Lessons can be drawn from the recent surrender of the M23 rebel group in the eastern Democratic Republic of Congo (DRC).
The group finally ended its 19-month struggle on November 5th 2013 because it was confronted by a better-organised national army, beefed-up United Nations support with a mandate to attack, and international pressure on the group's supporters, Rwanda in particular, to stop aiding the group.
For two decades the eastern DRC has been a region of intractable conflict and weak state presence.
Civil unrest and war have distorted local economies, displaced populations, fuelled grievances and inflicted much suffering. While the M23 and the government are holding peace talks in Kampala, Uganda, dozens of other armed militias remain and are wreaking havoc in the region.
The alphabet soup of acronyms is hard to master and at least 28 armed militias are active in the eastern DRC, according to the Enough Project, a US-based advocacy group.
They range from ragtag self-protection groups of a dozen men armed with machetes and hunting rifles to trained, disciplined armies of thousands. (The Democratic Forces for the Liberation of Rwanda [FDLR] may comprise at least 2,000 combatants, according to UN figures.) Some are fighting for ideology, others for ethnic reasons or for financial gain, and for many, after so much time, it has simply become a way of life.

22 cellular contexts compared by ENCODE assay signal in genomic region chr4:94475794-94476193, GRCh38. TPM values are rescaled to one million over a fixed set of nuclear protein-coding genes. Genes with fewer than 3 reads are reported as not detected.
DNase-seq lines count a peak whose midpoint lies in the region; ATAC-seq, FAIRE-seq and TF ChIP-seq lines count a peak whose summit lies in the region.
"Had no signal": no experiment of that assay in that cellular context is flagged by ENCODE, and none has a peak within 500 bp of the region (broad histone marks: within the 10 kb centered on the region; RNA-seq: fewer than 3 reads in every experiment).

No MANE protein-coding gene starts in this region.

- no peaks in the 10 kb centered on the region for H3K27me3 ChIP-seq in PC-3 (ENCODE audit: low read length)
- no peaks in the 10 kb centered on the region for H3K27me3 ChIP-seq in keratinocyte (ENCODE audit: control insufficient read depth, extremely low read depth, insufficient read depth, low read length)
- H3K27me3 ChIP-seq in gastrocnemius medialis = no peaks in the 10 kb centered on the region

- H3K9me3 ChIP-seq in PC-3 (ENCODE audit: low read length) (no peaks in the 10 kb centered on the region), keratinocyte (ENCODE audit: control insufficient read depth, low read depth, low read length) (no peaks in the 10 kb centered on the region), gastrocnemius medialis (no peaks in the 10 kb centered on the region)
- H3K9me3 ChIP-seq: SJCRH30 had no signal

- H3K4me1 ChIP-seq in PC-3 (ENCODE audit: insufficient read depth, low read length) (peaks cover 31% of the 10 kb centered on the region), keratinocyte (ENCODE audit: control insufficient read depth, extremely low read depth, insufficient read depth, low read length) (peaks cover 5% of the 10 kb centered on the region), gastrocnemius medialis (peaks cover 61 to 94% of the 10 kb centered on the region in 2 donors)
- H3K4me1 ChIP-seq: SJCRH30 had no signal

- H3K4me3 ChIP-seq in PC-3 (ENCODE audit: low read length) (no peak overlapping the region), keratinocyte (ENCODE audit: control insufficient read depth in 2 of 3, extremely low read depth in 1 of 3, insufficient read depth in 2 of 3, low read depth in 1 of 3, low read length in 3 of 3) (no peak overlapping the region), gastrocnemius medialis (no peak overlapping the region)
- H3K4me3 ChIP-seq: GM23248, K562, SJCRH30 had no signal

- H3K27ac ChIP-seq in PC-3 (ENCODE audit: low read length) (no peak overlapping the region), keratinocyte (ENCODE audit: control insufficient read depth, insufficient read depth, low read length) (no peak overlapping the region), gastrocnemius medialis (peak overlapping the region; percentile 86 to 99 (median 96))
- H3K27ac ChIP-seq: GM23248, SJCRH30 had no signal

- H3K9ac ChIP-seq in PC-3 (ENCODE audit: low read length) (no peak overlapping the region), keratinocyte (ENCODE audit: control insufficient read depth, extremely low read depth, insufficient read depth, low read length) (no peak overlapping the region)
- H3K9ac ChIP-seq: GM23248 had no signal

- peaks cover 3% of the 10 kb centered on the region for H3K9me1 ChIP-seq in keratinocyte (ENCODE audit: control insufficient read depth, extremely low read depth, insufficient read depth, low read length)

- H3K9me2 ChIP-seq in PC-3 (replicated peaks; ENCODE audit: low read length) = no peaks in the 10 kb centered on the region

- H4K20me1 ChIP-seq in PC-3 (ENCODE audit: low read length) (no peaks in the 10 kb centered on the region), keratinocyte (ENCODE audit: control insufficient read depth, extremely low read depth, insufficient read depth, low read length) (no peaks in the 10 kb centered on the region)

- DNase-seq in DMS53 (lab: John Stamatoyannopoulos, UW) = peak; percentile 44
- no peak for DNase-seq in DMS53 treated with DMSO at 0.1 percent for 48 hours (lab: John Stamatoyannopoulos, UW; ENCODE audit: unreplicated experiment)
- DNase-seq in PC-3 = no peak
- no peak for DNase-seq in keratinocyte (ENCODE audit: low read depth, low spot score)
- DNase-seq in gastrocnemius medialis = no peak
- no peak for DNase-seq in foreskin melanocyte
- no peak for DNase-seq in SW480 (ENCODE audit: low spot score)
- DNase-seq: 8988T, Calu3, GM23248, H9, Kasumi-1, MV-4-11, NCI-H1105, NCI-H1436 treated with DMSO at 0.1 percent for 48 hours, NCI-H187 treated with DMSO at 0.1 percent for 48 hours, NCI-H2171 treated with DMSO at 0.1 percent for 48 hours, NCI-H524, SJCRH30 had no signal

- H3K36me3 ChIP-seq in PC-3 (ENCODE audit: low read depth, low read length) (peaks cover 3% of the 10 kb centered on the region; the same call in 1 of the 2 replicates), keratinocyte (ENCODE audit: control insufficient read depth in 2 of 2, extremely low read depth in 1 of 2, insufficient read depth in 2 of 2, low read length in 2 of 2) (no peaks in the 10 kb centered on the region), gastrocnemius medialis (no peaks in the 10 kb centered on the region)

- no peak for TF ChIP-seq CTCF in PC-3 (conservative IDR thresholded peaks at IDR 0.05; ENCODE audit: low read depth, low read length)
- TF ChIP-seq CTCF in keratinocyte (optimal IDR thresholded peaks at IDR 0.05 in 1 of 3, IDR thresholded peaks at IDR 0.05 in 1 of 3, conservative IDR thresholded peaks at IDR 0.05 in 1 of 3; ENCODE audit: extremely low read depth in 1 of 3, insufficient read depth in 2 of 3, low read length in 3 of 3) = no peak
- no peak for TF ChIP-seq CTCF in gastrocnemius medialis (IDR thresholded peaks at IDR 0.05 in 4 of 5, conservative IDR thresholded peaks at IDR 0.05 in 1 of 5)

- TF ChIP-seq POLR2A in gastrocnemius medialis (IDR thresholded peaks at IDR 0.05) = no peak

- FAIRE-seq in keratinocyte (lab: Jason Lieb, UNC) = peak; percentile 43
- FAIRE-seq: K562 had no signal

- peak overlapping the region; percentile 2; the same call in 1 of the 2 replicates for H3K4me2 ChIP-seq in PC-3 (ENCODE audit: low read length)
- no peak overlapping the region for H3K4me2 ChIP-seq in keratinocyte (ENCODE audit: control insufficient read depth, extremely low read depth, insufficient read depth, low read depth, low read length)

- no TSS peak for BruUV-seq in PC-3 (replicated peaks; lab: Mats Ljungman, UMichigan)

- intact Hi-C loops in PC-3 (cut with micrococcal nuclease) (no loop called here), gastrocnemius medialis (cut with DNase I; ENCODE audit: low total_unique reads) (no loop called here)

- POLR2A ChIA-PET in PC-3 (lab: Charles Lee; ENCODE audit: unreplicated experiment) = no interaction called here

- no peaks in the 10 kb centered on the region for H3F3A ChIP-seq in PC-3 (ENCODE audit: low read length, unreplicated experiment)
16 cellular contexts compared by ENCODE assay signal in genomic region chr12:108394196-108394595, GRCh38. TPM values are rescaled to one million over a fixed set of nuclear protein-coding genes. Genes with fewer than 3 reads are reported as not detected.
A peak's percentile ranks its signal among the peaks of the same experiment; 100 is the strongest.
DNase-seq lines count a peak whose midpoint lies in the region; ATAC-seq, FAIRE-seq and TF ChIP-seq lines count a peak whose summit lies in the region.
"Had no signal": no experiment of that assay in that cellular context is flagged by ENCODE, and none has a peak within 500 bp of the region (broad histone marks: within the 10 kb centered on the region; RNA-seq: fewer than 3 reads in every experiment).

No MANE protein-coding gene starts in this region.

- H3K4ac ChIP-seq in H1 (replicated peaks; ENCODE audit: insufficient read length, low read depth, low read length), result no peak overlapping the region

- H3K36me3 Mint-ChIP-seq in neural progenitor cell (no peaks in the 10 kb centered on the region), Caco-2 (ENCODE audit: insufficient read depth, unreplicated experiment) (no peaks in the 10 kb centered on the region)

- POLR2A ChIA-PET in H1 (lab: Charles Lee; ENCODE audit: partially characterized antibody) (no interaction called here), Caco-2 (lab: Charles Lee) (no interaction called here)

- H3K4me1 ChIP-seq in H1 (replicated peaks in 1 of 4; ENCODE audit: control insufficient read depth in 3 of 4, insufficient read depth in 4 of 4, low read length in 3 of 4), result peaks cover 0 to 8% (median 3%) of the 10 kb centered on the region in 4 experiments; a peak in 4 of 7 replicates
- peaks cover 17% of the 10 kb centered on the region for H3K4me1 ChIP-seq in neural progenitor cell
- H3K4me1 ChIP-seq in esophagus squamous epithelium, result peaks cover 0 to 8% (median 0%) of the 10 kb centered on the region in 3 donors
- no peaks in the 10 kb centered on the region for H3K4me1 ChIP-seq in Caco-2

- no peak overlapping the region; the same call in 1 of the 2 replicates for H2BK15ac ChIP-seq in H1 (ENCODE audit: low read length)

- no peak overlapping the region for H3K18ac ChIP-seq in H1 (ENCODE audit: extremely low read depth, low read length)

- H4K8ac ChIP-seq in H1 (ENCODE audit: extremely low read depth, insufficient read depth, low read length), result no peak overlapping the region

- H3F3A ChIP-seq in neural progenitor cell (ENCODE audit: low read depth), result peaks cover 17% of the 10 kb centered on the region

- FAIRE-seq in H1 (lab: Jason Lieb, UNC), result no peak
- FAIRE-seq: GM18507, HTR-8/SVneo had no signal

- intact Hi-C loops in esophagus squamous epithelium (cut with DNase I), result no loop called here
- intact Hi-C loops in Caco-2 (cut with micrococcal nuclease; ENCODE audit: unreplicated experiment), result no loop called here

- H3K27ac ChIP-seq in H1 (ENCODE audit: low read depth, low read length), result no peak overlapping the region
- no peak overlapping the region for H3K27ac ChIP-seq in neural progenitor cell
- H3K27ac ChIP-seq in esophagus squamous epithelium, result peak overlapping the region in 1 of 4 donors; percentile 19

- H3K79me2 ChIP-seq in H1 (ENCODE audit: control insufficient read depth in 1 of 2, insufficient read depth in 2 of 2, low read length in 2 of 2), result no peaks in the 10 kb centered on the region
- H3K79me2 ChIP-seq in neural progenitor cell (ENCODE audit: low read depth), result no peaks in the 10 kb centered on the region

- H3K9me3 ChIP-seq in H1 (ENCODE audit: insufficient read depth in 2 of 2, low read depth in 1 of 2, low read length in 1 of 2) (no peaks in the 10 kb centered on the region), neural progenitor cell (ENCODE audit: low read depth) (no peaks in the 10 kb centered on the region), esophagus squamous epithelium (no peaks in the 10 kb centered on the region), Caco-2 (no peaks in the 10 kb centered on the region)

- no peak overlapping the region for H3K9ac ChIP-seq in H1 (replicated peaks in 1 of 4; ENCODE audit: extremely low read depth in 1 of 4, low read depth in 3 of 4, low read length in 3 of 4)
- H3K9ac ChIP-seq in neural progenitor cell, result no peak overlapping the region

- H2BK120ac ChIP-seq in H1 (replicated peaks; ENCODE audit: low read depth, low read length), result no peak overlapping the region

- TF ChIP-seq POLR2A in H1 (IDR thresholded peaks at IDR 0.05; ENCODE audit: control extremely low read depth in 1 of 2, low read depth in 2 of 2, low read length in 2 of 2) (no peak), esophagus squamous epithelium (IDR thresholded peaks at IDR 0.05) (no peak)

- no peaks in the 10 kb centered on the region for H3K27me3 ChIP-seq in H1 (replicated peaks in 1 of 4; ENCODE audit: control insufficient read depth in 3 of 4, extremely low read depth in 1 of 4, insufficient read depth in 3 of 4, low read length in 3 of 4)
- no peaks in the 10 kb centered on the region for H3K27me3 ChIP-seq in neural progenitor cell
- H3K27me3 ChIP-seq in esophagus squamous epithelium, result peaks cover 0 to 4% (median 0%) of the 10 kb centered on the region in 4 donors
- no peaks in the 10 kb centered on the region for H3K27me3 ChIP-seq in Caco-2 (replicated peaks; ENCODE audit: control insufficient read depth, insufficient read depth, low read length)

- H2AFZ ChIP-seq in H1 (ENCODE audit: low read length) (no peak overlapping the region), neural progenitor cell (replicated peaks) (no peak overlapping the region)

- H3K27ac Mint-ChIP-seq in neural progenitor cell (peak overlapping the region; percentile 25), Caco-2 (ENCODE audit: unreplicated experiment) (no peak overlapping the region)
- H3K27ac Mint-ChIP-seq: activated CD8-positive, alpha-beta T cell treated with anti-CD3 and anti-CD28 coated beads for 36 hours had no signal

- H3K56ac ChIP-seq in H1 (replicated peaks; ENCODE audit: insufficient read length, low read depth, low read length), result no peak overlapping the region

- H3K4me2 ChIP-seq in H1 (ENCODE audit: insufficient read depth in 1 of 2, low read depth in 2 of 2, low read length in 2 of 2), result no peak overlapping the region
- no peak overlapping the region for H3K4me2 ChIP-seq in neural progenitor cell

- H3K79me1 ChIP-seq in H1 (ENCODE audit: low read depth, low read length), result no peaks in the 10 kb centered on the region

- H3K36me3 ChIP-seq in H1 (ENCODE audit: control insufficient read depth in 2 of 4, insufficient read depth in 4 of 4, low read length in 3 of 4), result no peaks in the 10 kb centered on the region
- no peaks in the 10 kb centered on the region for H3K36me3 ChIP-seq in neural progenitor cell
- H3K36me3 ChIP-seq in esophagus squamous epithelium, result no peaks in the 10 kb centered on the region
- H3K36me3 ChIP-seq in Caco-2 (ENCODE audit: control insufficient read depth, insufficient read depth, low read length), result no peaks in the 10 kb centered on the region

To make a dent in breaking the remaining rebel groups, it helps to understand the M23's origins. The M23 had its roots in the National Congress for the Defence of the People (known by its French initials, CNDP), a Rwanda-backed Tutsi rebellion.
An accord signed on March 23rd 2009 called for the group's integration into the national army, which it claims was not respected. When it broke away, it used this date to name itself, hence M23. The M23 cited other grievances including a lack of political representation, ethnic and linguistic divisions, and joblessness; gripes that many in the eastern DRC share.
The M23 had claimed that the DRC's president, Joseph Kabila, was lacking a popular mandate because the 2011 elections weremarred by corruption and violence, an assertion backed by the US-based Carter Center, which observed the polls. Many in the DRC share the M23's feelings of alienation from the central government about 1,500km away in Kinshasa.